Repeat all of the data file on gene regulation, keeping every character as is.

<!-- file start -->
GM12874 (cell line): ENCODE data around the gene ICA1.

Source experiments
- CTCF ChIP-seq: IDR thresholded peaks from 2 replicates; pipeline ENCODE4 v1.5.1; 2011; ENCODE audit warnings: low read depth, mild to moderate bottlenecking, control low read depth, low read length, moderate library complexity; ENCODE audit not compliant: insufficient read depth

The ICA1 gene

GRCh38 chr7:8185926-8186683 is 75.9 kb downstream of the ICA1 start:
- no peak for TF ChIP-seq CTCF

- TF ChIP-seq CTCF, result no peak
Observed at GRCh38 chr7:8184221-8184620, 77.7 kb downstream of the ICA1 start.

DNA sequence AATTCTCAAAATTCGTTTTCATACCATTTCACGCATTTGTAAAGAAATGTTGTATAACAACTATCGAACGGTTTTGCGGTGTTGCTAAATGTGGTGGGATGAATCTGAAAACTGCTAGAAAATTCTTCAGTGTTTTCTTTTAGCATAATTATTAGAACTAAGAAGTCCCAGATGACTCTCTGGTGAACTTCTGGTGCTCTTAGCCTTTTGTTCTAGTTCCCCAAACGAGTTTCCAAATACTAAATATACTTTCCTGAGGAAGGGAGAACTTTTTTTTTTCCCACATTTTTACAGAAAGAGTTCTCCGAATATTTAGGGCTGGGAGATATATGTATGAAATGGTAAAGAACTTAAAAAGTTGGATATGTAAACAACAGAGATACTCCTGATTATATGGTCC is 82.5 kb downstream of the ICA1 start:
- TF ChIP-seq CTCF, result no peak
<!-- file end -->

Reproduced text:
GM12874 (cell line): ENCODE data around the gene ICA1.

Source experiments
- CTCF ChIP-seq: IDR thresholded peaks from 2 replicates; pipeline ENCODE4 v1.5.1; 2011; ENCODE audit warnings: low read depth, mild to moderate bottlenecking, control low read depth, low read length, moderate library complexity; ENCODE audit not compliant: insufficient read depth

The ICA1 gene

GRCh38 chr7:8185926-8186683 is 75.9 kb downstream of the ICA1 start:
- no peak for TF ChIP-seq CTCF

- TF ChIP-seq CTCF, result no peak
Observed at GRCh38 chr7:8184221-8184620, 77.7 kb downstream of the ICA1 start.

DNA sequence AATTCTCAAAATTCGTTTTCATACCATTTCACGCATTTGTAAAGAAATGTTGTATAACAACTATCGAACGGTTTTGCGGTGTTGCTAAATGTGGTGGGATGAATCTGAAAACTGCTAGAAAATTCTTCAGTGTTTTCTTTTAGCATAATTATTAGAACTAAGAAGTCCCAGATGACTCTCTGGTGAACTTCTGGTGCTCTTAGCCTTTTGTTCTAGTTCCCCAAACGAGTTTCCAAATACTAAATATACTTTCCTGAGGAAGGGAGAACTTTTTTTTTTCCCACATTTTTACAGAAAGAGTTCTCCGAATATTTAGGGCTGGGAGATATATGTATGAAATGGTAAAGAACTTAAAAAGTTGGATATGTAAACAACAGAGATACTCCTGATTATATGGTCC is 82.5 kb downstream of the ICA1 start:
- TF ChIP-seq CTCF, result no peak